Seriously, architects don’t copy each others work – our egos are too big for that.  But why does the new construction downtown look so much alike?  It is the convergence of what the market likes, what we can afford to build, Planning code and Building/Energy code restrictions.

  • We can Sell it – The vaguely Mid Century Modern look is popular right now, and buyers/renters seem to like it and most importantly will pay for it.  Even the high end production builders like Toll Brothers, Ryder, Bates and even Homecrafters are sticking strange angled roofs into their McMansion offerings.
  • We can “Sell” it – Once their is an accepted model, we can usually get Planning to approved it again.  And again. Sure beats the bloody foreheads from banging our heads on our desks on our clients’ dime on EVERY project. And yes, we will still always have to respond to their standard comment to “add horizontal and vertical articulation”.
  • It’s a cheap truss design – We can all share our nightmares with the performance (and major ‘tude) of the truss companies in this hot market.  The now adopted 2012 International Energy Conservation Code requires R-49 roof insulation, which takes 16-18″, creating “raised heels” for all the trusses and adding to the cost – we aren’t allowed to “crush” the insulation any more.
  • No Property Line Eaves – This is generally true in infill development when we are fighting for maximum density.  Eaves less that 5′ from a property line have to be fire rated construction on the underside, which is just an added cost.  No eaves on the down-slope side is also cheaper for gutters and rain water leaders.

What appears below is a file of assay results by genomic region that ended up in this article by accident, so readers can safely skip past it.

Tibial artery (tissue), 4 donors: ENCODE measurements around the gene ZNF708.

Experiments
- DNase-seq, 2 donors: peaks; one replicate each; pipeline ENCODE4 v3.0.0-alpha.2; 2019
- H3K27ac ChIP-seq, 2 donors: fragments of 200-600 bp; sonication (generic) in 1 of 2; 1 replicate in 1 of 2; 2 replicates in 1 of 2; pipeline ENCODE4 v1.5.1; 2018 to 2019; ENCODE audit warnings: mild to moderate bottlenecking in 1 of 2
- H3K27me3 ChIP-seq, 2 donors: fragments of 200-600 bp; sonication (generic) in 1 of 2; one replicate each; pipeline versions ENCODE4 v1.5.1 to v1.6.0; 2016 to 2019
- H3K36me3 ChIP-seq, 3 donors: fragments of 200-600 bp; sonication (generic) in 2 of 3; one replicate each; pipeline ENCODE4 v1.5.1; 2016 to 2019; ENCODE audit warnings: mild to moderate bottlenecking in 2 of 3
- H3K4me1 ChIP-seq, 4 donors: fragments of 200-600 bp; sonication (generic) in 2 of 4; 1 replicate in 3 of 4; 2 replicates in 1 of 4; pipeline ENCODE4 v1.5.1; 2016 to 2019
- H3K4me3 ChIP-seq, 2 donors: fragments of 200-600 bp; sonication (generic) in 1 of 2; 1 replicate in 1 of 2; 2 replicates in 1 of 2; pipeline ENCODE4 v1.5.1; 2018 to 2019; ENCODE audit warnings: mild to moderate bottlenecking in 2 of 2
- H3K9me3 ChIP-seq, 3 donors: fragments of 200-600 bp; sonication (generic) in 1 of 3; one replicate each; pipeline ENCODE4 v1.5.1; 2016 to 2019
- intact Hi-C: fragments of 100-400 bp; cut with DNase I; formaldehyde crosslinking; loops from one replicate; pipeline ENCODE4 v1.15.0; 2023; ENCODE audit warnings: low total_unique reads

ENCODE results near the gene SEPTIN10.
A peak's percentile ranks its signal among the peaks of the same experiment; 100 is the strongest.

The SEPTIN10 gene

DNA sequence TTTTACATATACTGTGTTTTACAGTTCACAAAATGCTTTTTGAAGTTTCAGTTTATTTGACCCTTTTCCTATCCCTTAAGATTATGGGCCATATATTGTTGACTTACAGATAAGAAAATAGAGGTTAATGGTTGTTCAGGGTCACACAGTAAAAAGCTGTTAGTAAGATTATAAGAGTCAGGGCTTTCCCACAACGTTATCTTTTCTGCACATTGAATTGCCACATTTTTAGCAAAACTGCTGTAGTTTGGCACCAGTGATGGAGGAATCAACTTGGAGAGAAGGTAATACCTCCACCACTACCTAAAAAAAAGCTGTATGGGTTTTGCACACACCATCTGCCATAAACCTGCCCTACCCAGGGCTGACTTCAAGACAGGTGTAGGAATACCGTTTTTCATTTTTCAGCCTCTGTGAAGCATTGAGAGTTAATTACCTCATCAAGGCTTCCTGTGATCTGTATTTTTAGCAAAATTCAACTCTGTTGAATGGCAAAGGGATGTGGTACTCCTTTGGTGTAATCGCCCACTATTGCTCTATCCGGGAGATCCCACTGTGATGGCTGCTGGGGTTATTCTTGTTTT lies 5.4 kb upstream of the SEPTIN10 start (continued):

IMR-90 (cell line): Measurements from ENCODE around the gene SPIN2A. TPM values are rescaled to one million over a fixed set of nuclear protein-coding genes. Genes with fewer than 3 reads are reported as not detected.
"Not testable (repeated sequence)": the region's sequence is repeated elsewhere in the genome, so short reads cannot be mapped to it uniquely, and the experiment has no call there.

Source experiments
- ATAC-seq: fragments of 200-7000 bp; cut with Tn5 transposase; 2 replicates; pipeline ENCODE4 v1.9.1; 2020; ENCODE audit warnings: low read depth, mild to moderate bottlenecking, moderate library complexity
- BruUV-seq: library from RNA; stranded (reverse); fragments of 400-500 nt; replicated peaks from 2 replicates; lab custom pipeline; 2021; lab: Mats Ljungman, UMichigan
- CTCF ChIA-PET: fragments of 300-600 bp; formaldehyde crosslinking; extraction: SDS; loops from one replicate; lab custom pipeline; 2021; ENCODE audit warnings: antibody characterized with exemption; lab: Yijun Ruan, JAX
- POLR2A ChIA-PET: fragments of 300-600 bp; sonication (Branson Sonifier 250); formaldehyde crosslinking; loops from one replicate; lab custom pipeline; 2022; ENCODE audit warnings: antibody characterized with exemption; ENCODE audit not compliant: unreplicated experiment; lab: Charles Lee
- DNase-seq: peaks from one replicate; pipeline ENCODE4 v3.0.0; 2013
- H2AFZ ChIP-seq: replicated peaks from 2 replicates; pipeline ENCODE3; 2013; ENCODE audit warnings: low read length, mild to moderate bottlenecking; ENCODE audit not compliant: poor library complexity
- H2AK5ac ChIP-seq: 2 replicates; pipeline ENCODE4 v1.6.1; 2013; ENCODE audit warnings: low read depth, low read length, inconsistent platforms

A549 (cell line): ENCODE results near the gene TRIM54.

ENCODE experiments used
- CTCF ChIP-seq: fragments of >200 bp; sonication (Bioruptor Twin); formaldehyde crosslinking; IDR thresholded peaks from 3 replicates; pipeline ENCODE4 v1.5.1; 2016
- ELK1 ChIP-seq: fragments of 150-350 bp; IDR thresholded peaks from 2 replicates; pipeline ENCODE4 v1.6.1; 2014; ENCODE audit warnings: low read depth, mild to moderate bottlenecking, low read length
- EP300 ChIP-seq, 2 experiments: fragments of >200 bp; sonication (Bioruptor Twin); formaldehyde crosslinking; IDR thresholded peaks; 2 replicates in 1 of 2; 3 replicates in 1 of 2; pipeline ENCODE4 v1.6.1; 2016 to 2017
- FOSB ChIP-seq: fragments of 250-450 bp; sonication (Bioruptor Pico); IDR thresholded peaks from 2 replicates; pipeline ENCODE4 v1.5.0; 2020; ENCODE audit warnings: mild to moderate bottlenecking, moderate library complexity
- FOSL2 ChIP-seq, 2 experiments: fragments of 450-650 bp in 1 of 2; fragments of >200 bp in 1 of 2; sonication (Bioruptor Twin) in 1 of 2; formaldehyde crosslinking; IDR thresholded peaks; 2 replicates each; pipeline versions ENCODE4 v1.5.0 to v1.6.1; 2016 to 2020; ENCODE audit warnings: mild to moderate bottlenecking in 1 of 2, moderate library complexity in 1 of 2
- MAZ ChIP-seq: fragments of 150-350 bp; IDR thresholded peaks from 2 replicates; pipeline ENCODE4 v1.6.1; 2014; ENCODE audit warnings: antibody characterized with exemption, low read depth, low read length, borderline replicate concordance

• 2:12 Roofs – Contractors hate them, but a 2:12 slope is the minimum required to allow for standard asphalt shingle roofs.  Lower slopes require a TPO roofing system at double the cost, and generally require parapets to hide them – they ain’t pretty.  More complicate roofing schemes, which Planning has a knee-jerk affection for, just adds more cost and detailing.
  • Barn Wood – OK, this one triggers all my gag reflexes, but the market seems to love it and the clients demand it.  I’m from the rural Midwest where barn wood was generally on barns.  What you see being used today is faux barn wood – cedar that has been slapped with some acid dye and left outside to cure to look bad – great  environmental story.  You can now buy ceramic tile for exterior use designed to mimic barn wood, and the fake stone people also have their competing products.  At least Montana Ghost Wood has and environmental backstory to tell about their fake product – it is created (usually) from lodge pole pine trees that have been burned in forest fires or killed by beetles.

I’m looking forward to the market turning to a Richardsonian Romanesque Revival style, but until then, look for a lot more of the look alikes.

Okay, 2 real estate listing hit the market that I really like this week.

  • 2885 Plumb Lane.  Mid Century Modern with some real cred and integrity.
  • 540 Gavica Lane.  You get used to the trains, and the original 1902 homestead house is intriguing.